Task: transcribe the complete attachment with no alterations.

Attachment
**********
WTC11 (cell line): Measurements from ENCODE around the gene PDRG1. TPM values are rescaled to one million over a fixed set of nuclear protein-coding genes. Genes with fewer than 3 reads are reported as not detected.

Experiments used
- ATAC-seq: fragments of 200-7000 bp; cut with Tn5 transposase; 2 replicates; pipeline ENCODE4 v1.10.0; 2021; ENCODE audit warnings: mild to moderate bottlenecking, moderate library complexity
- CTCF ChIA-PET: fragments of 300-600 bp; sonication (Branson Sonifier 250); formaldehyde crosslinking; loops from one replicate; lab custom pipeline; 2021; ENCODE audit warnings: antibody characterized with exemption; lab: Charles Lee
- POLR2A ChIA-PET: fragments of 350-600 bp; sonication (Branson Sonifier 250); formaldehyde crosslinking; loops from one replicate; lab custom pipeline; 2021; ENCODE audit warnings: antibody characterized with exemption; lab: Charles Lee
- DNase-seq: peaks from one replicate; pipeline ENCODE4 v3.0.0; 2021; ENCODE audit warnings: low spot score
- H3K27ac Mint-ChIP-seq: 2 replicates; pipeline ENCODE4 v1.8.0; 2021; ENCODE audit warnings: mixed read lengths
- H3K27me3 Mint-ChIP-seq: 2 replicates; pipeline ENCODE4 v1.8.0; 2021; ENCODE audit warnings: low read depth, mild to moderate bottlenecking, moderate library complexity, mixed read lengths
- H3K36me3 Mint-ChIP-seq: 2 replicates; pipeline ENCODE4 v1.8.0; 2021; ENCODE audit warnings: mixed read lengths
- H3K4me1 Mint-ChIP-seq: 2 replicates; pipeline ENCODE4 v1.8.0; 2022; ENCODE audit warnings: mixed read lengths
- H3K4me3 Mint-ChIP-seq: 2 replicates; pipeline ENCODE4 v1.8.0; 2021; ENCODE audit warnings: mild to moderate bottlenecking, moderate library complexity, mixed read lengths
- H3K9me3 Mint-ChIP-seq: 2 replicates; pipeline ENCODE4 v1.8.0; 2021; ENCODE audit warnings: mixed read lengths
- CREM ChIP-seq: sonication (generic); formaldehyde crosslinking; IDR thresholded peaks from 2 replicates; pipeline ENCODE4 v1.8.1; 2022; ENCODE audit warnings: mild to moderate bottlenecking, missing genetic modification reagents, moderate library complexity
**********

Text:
WTC11 (cell line): Measurements from ENCODE around the gene PDRG1. TPM values are rescaled to one million over a fixed set of nuclear protein-coding genes. Genes with fewer than 3 reads are reported as not detected.

Experiments used
- ATAC-seq: fragments of 200-7000 bp; cut with Tn5 transposase; 2 replicates; pipeline ENCODE4 v1.10.0; 2021; ENCODE audit warnings: mild to moderate bottlenecking, moderate library complexity
- CTCF ChIA-PET: fragments of 300-600 bp; sonication (Branson Sonifier 250); formaldehyde crosslinking; loops from one replicate; lab custom pipeline; 2021; ENCODE audit warnings: antibody characterized with exemption; lab: Charles Lee
- POLR2A ChIA-PET: fragments of 350-600 bp; sonication (Branson Sonifier 250); formaldehyde crosslinking; loops from one replicate; lab custom pipeline; 2021; ENCODE audit warnings: antibody characterized with exemption; lab: Charles Lee
- DNase-seq: peaks from one replicate; pipeline ENCODE4 v3.0.0; 2021; ENCODE audit warnings: low spot score
- H3K27ac Mint-ChIP-seq: 2 replicates; pipeline ENCODE4 v1.8.0; 2021; ENCODE audit warnings: mixed read lengths
- H3K27me3 Mint-ChIP-seq: 2 replicates; pipeline ENCODE4 v1.8.0; 2021; ENCODE audit warnings: low read depth, mild to moderate bottlenecking, moderate library complexity, mixed read lengths
- H3K36me3 Mint-ChIP-seq: 2 replicates; pipeline ENCODE4 v1.8.0; 2021; ENCODE audit warnings: mixed read lengths
- H3K4me1 Mint-ChIP-seq: 2 replicates; pipeline ENCODE4 v1.8.0; 2022; ENCODE audit warnings: mixed read lengths
- H3K4me3 Mint-ChIP-seq: 2 replicates; pipeline ENCODE4 v1.8.0; 2021; ENCODE audit warnings: mild to moderate bottlenecking, moderate library complexity, mixed read lengths
- H3K9me3 Mint-ChIP-seq: 2 replicates; pipeline ENCODE4 v1.8.0; 2021; ENCODE audit warnings: mixed read lengths
- CREM ChIP-seq: sonication (generic); formaldehyde crosslinking; IDR thresholded peaks from 2 replicates; pipeline ENCODE4 v1.8.1; 2022; ENCODE audit warnings: mild to moderate bottlenecking, missing genetic modification reagents, moderate library complexity